Bulls, Blackhawks and White Sox have a new TV home, but questions remain before Chicago Sports Network launches this fall

The Bulls, Blackhawks and White Sox have a new broadcast home for their next seasons with Monday’s announcement that the Chicago Sports Network will launch in October.

The network said in a news release that all three teams’ games will be available through “traditional cable providers, streaming services and free, over-the-air broadcast” and “will reach a widely expanded Midwest footprint, including most of Illinois and parts of Indiana, Iowa, Michigan, and Wisconsin, pending league approvals.”

The network offered limited details in the wake of the announcement, and its ownership now faces a short runway to get a new media company off the ground in time for the Bulls and Hawks seasons in the fall.

There are plenty of questions to answer before then. What type of auxiliary programming will be offered? What purchases — such as satellite antenna or cable subscription — would fans need to make in order to watch their teams? And who will be on the air as game commentators, pregame and postgame hosts and sideline talent?

Bulls broadcasters Adam Amin and Stacey King are expected to retain their roles for the 2024-25 season, while a source said on-air talent for the Hawks “is not yet confirmed.”

The Chicago Sports Network (CHSN) said it has begun the hiring process for staff and will announce distribution and media agreements as they are finalized throughout the summer.

The network will be produced in partnership with Nashville, Tenn.-based Standard Media. Jason Coyle, formerly president of the Stadium network, was named CHSN president.

“As we set out to design the network, we began and ended every discussion with the simple question: What is best for our fans?” Coyle said in a statement. “What is the best approach to distribution? How can we push the limits of both in-game and studio production? We plan to serve our fans on as many platforms and in as many markets as our rights allow.”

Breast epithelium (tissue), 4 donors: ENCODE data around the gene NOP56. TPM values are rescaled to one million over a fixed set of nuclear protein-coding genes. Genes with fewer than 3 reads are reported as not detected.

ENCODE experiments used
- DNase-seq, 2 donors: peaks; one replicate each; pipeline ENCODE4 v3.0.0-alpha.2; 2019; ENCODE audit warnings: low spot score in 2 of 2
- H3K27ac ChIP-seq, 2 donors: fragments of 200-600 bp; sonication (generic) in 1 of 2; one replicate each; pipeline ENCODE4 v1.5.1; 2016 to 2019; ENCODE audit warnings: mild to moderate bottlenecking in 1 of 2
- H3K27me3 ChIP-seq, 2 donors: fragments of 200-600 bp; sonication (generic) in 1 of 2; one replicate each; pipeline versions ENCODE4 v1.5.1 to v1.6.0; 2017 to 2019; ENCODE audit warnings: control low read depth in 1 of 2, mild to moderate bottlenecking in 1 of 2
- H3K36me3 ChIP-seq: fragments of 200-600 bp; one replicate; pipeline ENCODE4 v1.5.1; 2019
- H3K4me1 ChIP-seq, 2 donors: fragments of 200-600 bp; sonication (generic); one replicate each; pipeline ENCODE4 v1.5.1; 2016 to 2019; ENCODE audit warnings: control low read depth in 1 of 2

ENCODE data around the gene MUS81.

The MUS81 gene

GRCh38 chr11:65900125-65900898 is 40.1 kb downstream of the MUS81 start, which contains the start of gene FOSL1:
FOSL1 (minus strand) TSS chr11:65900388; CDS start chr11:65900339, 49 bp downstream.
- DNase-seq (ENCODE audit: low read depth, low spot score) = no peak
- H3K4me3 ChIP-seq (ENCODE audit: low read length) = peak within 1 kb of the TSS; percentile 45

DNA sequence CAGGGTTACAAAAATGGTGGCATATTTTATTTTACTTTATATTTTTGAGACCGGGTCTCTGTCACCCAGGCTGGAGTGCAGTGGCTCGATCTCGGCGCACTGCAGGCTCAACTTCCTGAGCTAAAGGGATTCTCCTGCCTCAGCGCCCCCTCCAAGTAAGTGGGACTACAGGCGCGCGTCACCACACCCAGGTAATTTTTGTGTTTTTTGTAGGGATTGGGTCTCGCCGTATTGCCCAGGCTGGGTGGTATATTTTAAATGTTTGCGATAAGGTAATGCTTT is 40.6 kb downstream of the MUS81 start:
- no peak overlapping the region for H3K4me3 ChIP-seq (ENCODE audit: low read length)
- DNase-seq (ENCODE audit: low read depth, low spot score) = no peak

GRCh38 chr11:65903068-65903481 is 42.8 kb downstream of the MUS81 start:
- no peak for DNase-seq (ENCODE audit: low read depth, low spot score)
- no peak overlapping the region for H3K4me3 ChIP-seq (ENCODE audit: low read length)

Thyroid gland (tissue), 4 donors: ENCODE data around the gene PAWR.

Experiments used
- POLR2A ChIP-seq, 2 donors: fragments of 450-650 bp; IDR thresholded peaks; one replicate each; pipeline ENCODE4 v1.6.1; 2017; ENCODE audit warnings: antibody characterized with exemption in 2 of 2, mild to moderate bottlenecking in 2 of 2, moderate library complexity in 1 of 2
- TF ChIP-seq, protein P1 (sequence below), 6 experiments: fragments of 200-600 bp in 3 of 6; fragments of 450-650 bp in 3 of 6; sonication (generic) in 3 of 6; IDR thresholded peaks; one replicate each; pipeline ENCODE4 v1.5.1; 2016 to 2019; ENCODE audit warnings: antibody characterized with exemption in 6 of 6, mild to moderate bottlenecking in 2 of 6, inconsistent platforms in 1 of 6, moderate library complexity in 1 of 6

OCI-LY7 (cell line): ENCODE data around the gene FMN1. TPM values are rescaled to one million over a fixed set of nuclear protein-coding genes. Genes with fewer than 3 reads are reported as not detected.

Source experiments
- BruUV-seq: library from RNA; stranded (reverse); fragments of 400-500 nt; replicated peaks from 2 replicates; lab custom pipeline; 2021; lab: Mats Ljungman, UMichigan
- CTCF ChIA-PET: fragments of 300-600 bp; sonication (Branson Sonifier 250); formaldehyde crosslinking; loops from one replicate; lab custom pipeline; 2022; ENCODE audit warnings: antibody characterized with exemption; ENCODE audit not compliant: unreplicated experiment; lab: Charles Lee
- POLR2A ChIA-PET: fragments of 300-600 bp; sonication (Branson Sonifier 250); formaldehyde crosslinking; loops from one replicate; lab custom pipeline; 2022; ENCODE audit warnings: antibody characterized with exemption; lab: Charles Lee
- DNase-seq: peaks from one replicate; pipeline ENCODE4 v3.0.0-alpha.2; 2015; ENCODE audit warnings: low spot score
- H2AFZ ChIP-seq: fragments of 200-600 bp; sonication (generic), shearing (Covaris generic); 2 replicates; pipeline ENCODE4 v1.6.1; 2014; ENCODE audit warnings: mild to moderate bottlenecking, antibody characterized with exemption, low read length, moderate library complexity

The teams’ contract with NBC Sports Chicago, which has held the rights for all three teams since 2004, is set to expire in October. NBCSCH will continue to air the remainder of the 2024 Sox season.

Launching a regional network is a common trend in professional sports, with more than 30 teams from the New York Yankees to the Portland Trail Blazers starting their own standalone broadcast companies over the past two decades. Some attempts have been more successful than others: The then-Charlotte Bobcats gave up after a year, the Kansas City Royals never debuted their proposed network and the Houston Rockets have floundered through several rocky trials.

The success of a franchise-affiliated regional network fluctuates depending upon market, accessibility and team success. The concept isn’t new in Chicago, where the Cubs serve as the cornerstone of Marquee Sports Network with additional broadcast offerings for the Sky, Red Stars and regional programming such as the Chicago Hounds rugby team and local college and high school games.

CHSN would differ from Marquee in one key feature: over-the-air (OTA) accessibility.

Viewers can access OTA broadcasts via a satellite antenna, eliminating the need for a cable or streaming subscription. A Bulls source confirmed to the Tribune that all games on CHSN, including Hawks and Sox games, would be available for free OTA.

Tribune reporter Phil Thompson contributed.